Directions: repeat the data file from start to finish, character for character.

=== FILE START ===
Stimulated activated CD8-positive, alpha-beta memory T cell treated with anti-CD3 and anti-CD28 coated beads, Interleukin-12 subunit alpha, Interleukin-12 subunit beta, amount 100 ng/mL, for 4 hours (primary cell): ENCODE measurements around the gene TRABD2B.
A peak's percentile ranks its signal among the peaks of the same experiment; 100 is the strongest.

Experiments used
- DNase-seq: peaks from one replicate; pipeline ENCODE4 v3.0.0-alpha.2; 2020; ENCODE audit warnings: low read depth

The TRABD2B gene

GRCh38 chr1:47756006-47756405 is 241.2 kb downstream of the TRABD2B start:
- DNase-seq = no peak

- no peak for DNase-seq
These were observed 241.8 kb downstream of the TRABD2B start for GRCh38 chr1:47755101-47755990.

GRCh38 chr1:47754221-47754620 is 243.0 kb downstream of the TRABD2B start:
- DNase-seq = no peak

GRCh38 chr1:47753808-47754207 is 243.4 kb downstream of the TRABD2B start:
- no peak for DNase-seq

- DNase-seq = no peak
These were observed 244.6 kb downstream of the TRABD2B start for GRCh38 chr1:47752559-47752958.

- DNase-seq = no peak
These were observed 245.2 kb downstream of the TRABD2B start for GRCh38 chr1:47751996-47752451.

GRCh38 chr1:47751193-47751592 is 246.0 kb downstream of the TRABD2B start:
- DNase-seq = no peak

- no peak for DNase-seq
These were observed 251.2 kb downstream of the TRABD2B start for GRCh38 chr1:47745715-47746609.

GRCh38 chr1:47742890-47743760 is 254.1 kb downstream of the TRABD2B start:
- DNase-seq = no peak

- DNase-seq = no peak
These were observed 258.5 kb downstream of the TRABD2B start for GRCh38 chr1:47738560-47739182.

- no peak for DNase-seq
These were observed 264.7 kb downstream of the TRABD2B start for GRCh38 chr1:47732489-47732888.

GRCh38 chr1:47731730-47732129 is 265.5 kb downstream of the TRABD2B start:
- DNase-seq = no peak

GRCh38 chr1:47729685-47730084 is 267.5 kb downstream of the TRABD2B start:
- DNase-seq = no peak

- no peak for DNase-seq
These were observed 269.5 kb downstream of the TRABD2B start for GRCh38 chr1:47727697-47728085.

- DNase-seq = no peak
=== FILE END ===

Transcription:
Stimulated activated CD8-positive, alpha-beta memory T cell treated with anti-CD3 and anti-CD28 coated beads, Interleukin-12 subunit alpha, Interleukin-12 subunit beta, amount 100 ng/mL, for 4 hours (primary cell): ENCODE measurements around the gene TRABD2B.
A peak's percentile ranks its signal among the peaks of the same experiment; 100 is the strongest.

Experiments used
- DNase-seq: peaks from one replicate; pipeline ENCODE4 v3.0.0-alpha.2; 2020; ENCODE audit warnings: low read depth

The TRABD2B gene

GRCh38 chr1:47756006-47756405 is 241.2 kb downstream of the TRABD2B start:
- DNase-seq = no peak

- no peak for DNase-seq
These were observed 241.8 kb downstream of the TRABD2B start for GRCh38 chr1:47755101-47755990.

GRCh38 chr1:47754221-47754620 is 243.0 kb downstream of the TRABD2B start:
- DNase-seq = no peak

GRCh38 chr1:47753808-47754207 is 243.4 kb downstream of the TRABD2B start:
- no peak for DNase-seq

- DNase-seq = no peak
These were observed 244.6 kb downstream of the TRABD2B start for GRCh38 chr1:47752559-47752958.

- DNase-seq = no peak
These were observed 245.2 kb downstream of the TRABD2B start for GRCh38 chr1:47751996-47752451.

GRCh38 chr1:47751193-47751592 is 246.0 kb downstream of the TRABD2B start:
- DNase-seq = no peak

- no peak for DNase-seq
These were observed 251.2 kb downstream of the TRABD2B start for GRCh38 chr1:47745715-47746609.

GRCh38 chr1:47742890-47743760 is 254.1 kb downstream of the TRABD2B start:
- DNase-seq = no peak

- DNase-seq = no peak
These were observed 258.5 kb downstream of the TRABD2B start for GRCh38 chr1:47738560-47739182.

- no peak for DNase-seq
These were observed 264.7 kb downstream of the TRABD2B start for GRCh38 chr1:47732489-47732888.

GRCh38 chr1:47731730-47732129 is 265.5 kb downstream of the TRABD2B start:
- DNase-seq = no peak

GRCh38 chr1:47729685-47730084 is 267.5 kb downstream of the TRABD2B start:
- DNase-seq = no peak

- no peak for DNase-seq
These were observed 269.5 kb downstream of the TRABD2B start for GRCh38 chr1:47727697-47728085.

- DNase-seq = no peak